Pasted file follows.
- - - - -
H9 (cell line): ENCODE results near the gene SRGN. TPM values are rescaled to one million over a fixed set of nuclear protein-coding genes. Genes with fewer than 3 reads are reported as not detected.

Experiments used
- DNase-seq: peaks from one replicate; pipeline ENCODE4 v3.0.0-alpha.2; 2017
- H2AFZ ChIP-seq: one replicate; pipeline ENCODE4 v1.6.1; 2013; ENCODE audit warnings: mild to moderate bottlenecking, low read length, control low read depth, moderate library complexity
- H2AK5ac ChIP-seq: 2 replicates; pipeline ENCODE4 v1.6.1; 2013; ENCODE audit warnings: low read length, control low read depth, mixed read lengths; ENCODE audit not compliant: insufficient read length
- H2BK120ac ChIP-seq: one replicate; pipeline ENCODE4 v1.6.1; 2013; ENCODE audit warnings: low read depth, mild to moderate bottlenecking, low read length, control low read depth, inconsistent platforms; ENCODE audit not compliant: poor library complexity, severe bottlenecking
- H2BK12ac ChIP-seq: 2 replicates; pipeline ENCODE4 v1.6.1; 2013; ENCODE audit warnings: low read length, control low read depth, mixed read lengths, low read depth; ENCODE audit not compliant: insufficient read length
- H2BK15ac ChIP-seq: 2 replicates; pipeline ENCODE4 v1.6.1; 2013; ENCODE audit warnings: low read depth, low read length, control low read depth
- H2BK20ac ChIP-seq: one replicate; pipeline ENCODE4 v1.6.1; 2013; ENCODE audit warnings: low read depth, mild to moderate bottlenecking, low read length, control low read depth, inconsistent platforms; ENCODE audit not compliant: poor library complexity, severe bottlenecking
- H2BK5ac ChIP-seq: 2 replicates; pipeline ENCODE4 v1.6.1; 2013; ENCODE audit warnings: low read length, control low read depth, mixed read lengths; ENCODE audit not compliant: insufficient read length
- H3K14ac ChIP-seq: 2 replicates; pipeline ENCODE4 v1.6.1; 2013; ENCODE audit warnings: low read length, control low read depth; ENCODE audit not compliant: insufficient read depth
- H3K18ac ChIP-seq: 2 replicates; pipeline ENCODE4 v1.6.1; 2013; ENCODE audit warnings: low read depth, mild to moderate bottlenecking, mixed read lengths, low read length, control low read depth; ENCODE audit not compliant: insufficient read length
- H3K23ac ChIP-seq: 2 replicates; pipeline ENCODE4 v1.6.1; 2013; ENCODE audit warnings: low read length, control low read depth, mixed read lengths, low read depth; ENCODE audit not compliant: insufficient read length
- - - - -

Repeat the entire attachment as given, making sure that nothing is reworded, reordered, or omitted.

H9 (cell line): ENCODE results near the gene SRGN. TPM values are rescaled to one million over a fixed set of nuclear protein-coding genes. Genes with fewer than 3 reads are reported as not detected.

Experiments used
- DNase-seq: peaks from one replicate; pipeline ENCODE4 v3.0.0-alpha.2; 2017
- H2AFZ ChIP-seq: one replicate; pipeline ENCODE4 v1.6.1; 2013; ENCODE audit warnings: mild to moderate bottlenecking, low read length, control low read depth, moderate library complexity
- H2AK5ac ChIP-seq: 2 replicates; pipeline ENCODE4 v1.6.1; 2013; ENCODE audit warnings: low read length, control low read depth, mixed read lengths; ENCODE audit not compliant: insufficient read length
- H2BK120ac ChIP-seq: one replicate; pipeline ENCODE4 v1.6.1; 2013; ENCODE audit warnings: low read depth, mild to moderate bottlenecking, low read length, control low read depth, inconsistent platforms; ENCODE audit not compliant: poor library complexity, severe bottlenecking
- H2BK12ac ChIP-seq: 2 replicates; pipeline ENCODE4 v1.6.1; 2013; ENCODE audit warnings: low read length, control low read depth, mixed read lengths, low read depth; ENCODE audit not compliant: insufficient read length
- H2BK15ac ChIP-seq: 2 replicates; pipeline ENCODE4 v1.6.1; 2013; ENCODE audit warnings: low read depth, low read length, control low read depth
- H2BK20ac ChIP-seq: one replicate; pipeline ENCODE4 v1.6.1; 2013; ENCODE audit warnings: low read depth, mild to moderate bottlenecking, low read length, control low read depth, inconsistent platforms; ENCODE audit not compliant: poor library complexity, severe bottlenecking
- H2BK5ac ChIP-seq: 2 replicates; pipeline ENCODE4 v1.6.1; 2013; ENCODE audit warnings: low read length, control low read depth, mixed read lengths; ENCODE audit not compliant: insufficient read length
- H3K14ac ChIP-seq: 2 replicates; pipeline ENCODE4 v1.6.1; 2013; ENCODE audit warnings: low read length, control low read depth; ENCODE audit not compliant: insufficient read depth
- H3K18ac ChIP-seq: 2 replicates; pipeline ENCODE4 v1.6.1; 2013; ENCODE audit warnings: low read depth, mild to moderate bottlenecking, mixed read lengths, low read length, control low read depth; ENCODE audit not compliant: insufficient read length
- H3K23ac ChIP-seq: 2 replicates; pipeline ENCODE4 v1.6.1; 2013; ENCODE audit warnings: low read length, control low read depth, mixed read lengths, low read depth; ENCODE audit not compliant: insufficient read length